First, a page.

Jago Grahak Jago

Jago Grahak Jago Logo

Supreme Court delivers Split Verdict on chargeability of Service Tax on Card-Issuing Bank For Interchange Fees

The Supreme Court delivered the split Verdict on chargeability of Service Tax on Card-Issuing Bank For Interchange Fees.

Justice Joseph, in his judgement, was in agreement that the respondent­ Citibank, as issuing bank, was providing service, as found by the Commissioner. However, this service was a part of a single unified service– of settling transactions – which is provided by both the acquiring and issuing bank (which in some circumstances may well be the same bank).

“I am in agreement with J. Joseph that prior to 01.07.2012, the service of issuing bank fell within Section 65 (33a) (iii); interchange fee cannot be treated as interest, as argued by Citibank; and lastly the case that credit card transaction, being a transaction in money and therefore excluded from the definition of “service” in Section 65B (44) is unacceptable,” said Justice Ravindra Bhat.

Justice Bhat further added that the question of remand to the tribunal does not arise. The only point of contention seems to be whether they were reflecting the payment of service tax separately in their ledgers, as issuing and acquiring bank. However, as a result of the reasons already elaborated, this is rendered to be a purely academic question. A question of returns should not detain this Court, because the business reality is that every bank is both an issuing bank and an acquiring bank, and it is nobody’s case that the banks are not filing their returns on service tax.

However, Justice KM Joseph allowed the appeals filed by the Revenue Department and remanded the matter back to the Customs, Excise and Service Tax Appellate Tribunal.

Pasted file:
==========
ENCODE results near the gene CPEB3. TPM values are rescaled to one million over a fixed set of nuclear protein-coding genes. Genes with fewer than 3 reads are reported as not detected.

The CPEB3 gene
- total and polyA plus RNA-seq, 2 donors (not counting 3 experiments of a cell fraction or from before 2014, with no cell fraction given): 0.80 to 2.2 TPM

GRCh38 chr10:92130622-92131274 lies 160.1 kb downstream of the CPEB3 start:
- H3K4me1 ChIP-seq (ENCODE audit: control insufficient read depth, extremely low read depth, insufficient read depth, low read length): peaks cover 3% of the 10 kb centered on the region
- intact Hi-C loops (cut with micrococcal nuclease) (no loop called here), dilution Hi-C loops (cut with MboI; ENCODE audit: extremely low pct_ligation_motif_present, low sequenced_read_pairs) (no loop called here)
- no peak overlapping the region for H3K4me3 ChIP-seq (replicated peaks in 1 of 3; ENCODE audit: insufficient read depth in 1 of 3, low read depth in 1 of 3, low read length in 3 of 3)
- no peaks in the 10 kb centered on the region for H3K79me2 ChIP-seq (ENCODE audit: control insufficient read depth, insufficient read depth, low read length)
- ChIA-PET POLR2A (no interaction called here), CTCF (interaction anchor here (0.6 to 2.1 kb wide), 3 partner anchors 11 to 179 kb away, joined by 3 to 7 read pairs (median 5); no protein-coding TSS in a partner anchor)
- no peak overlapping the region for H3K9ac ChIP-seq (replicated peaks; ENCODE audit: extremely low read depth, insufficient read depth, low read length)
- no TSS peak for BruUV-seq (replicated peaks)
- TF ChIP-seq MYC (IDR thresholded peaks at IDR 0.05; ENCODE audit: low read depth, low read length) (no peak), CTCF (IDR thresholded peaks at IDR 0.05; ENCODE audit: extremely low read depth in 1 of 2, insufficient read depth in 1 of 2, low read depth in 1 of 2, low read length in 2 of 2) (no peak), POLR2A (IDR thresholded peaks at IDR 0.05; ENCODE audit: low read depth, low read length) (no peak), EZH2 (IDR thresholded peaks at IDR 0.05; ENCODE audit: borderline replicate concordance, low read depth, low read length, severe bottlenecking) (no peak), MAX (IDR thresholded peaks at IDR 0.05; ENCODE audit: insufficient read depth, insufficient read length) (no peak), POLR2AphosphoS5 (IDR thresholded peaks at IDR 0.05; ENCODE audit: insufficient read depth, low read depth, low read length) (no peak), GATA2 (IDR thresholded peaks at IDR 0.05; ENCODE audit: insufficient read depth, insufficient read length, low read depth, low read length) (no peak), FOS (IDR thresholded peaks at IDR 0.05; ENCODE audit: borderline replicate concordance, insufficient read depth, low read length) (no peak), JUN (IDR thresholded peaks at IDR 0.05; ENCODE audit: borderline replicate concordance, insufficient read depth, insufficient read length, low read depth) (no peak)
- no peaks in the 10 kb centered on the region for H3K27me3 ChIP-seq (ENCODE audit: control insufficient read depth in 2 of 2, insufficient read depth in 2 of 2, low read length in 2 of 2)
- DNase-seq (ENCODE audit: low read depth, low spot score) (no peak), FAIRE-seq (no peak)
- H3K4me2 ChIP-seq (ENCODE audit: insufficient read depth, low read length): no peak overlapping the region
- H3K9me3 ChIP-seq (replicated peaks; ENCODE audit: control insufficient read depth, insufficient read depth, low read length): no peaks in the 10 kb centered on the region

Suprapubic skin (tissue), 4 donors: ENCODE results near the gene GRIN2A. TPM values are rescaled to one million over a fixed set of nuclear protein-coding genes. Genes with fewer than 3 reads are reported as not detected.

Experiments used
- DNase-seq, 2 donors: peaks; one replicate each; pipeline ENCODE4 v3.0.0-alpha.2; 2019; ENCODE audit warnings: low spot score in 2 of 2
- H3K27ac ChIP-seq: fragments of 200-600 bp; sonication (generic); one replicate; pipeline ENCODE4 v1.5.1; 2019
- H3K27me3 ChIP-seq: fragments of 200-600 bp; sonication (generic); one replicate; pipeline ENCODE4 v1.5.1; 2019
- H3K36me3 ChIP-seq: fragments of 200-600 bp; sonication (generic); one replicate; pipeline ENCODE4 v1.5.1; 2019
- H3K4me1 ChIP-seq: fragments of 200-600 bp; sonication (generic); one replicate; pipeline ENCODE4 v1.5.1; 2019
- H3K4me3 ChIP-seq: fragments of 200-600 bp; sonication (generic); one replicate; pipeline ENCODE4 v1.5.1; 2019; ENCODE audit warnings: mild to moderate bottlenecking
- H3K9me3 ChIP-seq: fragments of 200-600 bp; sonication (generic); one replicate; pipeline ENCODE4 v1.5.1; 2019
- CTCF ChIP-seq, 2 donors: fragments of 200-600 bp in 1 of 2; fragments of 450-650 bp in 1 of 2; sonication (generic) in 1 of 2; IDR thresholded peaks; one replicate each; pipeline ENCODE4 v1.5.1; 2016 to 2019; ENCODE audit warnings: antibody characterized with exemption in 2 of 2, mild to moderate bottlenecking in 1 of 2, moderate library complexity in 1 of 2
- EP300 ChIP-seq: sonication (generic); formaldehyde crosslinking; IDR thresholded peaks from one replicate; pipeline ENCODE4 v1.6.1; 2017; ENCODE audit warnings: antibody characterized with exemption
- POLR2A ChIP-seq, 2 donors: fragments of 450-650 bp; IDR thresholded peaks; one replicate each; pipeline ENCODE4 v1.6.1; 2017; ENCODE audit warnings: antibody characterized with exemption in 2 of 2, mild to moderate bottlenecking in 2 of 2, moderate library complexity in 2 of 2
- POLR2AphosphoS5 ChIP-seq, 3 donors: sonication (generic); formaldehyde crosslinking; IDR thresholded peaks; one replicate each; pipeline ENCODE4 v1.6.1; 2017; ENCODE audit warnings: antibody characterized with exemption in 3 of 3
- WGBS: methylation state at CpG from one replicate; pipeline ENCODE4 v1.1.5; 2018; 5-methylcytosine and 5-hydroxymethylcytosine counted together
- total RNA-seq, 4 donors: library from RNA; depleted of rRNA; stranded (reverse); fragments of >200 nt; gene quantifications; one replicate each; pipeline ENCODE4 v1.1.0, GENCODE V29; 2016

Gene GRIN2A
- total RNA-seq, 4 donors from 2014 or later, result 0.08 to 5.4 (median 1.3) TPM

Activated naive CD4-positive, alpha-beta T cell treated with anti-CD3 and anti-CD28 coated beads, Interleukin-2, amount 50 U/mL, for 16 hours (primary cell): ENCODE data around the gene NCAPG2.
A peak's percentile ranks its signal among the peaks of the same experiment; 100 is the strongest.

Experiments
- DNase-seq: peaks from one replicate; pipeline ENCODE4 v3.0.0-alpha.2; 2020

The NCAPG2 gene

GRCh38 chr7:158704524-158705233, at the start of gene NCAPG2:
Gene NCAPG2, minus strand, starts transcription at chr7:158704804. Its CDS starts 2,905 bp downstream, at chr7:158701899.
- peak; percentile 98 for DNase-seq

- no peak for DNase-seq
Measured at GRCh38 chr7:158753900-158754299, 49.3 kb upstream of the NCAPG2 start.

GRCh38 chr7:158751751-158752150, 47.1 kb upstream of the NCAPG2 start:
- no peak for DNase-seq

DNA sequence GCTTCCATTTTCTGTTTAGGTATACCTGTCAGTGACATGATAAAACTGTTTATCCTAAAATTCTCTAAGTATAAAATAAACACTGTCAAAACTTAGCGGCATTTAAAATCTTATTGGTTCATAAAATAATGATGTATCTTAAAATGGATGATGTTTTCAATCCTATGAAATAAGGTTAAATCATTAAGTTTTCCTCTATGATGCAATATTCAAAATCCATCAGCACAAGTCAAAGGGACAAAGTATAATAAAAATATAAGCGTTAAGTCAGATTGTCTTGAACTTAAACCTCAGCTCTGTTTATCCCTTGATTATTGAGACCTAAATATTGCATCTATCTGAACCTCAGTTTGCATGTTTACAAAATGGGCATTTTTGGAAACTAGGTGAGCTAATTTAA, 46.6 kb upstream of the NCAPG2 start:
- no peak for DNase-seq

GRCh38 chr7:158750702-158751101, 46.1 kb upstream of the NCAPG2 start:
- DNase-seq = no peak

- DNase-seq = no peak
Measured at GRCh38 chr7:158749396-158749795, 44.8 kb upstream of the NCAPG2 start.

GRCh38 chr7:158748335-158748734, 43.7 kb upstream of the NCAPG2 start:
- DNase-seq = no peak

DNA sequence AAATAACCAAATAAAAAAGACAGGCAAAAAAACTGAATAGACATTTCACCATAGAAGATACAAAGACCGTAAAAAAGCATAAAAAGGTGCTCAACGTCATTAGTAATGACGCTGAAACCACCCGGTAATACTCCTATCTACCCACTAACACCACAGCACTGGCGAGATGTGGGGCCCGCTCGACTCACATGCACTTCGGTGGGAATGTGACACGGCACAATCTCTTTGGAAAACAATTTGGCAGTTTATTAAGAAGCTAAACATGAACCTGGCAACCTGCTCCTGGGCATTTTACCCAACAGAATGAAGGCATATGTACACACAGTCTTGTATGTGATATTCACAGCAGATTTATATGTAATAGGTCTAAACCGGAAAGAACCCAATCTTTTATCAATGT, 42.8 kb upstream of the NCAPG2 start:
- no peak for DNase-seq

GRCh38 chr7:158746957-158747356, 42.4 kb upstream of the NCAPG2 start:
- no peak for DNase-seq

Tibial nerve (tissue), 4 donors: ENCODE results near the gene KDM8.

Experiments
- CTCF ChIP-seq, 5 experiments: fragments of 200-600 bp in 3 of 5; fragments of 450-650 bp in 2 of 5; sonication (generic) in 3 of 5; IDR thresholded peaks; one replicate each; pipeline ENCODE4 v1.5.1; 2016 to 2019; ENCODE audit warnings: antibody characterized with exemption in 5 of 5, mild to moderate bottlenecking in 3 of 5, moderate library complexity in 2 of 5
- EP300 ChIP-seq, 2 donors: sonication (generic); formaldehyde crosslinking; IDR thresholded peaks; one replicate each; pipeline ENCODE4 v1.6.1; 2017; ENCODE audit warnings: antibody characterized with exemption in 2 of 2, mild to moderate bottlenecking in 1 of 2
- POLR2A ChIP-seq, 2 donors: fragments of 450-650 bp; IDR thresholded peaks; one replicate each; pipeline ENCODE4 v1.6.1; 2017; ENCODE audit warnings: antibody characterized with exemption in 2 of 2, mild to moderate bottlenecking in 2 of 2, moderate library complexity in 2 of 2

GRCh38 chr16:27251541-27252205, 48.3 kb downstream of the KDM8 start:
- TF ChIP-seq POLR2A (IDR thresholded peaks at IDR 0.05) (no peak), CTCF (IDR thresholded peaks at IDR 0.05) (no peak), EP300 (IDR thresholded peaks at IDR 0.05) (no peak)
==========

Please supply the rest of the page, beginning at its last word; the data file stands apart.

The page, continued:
The judgement of Joseph, J. with respect, is mainly concerned by the fact that Citibank retains ₹ 2 before crediting the rest of the money towards settlement of the transaction; and therefore, in the absence of proof that acquiring bank has paid service tax on amount including the interchange fee, it is liable to pay for the specific service provided by it, as a distinct service provider.

As explained in the earlier portion of this judgment, the activity or part played by the issuing bank is undoubtedly a service. However, it is part of the service; by itself, and without the role of the acquiring bank, it becomes a pure advance or loan transaction. However, the provision of service by the issuing bank and the acquiring bank together, triggers the levy. In other words, the component of service by the issuing bank is just that – a part of a single unified service, which for business convenience is structured in a manner, that the issuing bank retains ₹ 2, and tax is paid on the overall service, in the hands of the acquiring bank.

There is no revenue leakage. The manner in which the credit card transaction, particularly the inter se transaction between the issuing bank and the acquiring bank is fashioned is such that instead of releasing the entire amount, in the first instance, and claiming the interchange fee later, the issuing bank retains the component of interchange fee. Source: https://www.taxscan.in/supreme-court-delivers-split-verdict-on-chargeability-of-service-tax-on-card-issuing-bank-for-interchange-fees/144327/